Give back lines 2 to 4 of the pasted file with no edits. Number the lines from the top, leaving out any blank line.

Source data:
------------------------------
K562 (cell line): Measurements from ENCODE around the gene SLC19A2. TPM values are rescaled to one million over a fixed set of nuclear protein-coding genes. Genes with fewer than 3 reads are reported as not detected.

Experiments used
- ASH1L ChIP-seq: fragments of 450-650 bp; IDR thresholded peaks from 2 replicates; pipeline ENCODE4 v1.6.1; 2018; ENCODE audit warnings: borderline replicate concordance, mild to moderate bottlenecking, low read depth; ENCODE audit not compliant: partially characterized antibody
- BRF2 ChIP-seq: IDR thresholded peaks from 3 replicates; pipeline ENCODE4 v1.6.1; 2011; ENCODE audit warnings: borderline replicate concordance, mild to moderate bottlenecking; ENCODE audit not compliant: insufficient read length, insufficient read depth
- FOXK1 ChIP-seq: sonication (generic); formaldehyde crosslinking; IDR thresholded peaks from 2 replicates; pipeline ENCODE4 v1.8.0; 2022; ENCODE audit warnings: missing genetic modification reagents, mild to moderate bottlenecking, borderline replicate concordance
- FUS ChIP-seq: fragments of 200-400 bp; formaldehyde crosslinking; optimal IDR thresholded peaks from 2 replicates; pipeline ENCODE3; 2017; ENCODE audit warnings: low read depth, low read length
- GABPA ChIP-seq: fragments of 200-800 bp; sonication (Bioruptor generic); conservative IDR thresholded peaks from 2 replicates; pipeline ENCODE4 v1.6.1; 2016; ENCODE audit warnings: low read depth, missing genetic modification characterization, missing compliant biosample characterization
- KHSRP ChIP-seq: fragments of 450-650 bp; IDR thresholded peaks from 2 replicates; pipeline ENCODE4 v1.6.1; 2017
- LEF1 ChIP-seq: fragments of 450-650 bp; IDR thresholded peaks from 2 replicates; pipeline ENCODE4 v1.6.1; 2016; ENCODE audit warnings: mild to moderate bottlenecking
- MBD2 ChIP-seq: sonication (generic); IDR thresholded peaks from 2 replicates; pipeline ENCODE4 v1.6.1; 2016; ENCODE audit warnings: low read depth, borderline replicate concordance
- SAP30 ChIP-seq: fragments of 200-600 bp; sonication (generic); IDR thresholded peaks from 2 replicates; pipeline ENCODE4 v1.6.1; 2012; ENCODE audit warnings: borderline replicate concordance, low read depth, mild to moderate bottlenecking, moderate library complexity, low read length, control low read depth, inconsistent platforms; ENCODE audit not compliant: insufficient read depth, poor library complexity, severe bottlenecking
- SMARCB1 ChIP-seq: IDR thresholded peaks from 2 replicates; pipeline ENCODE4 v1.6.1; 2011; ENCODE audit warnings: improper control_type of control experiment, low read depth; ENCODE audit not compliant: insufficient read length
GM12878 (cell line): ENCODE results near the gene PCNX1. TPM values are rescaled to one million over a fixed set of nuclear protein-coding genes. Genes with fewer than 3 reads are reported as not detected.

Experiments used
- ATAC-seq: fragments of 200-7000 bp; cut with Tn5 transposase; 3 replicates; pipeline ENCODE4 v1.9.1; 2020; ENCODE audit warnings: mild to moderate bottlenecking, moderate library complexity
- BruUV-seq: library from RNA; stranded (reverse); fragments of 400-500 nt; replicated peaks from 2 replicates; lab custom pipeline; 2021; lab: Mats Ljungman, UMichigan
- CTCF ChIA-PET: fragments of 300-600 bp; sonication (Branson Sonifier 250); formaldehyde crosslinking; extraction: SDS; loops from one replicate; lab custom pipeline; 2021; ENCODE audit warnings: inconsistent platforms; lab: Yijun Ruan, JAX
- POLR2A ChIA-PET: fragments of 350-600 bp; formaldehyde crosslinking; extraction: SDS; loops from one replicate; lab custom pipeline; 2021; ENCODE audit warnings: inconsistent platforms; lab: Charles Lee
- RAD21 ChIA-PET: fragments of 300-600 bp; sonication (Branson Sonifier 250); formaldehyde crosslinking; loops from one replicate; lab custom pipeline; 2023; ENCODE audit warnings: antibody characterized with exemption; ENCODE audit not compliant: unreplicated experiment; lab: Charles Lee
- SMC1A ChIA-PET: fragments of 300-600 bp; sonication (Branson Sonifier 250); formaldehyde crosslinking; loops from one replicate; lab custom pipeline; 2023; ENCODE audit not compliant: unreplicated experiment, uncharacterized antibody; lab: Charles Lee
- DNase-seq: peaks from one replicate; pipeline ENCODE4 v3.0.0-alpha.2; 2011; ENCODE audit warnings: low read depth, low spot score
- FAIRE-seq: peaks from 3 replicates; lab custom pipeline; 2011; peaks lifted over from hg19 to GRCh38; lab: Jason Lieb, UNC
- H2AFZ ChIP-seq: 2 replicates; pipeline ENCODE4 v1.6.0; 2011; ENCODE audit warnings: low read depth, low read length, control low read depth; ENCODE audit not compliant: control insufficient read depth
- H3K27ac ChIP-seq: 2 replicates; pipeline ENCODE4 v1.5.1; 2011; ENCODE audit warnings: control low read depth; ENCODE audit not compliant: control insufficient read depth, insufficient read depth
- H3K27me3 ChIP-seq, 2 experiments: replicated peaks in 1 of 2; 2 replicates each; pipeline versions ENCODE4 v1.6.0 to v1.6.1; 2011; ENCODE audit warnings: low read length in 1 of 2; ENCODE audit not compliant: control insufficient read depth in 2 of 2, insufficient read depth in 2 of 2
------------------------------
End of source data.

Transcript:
Experiments used
- ASH1L ChIP-seq: fragments of 450-650 bp; IDR thresholded peaks from 2 replicates; pipeline ENCODE4 v1.6.1; 2018; ENCODE audit warnings: borderline replicate concordance, mild to moderate bottlenecking, low read depth; ENCODE audit not compliant: partially characterized antibody
- BRF2 ChIP-seq: IDR thresholded peaks from 3 replicates; pipeline ENCODE4 v1.6.1; 2011; ENCODE audit warnings: borderline replicate concordance, mild to moderate bottlenecking; ENCODE audit not compliant: insufficient read length, insufficient read depth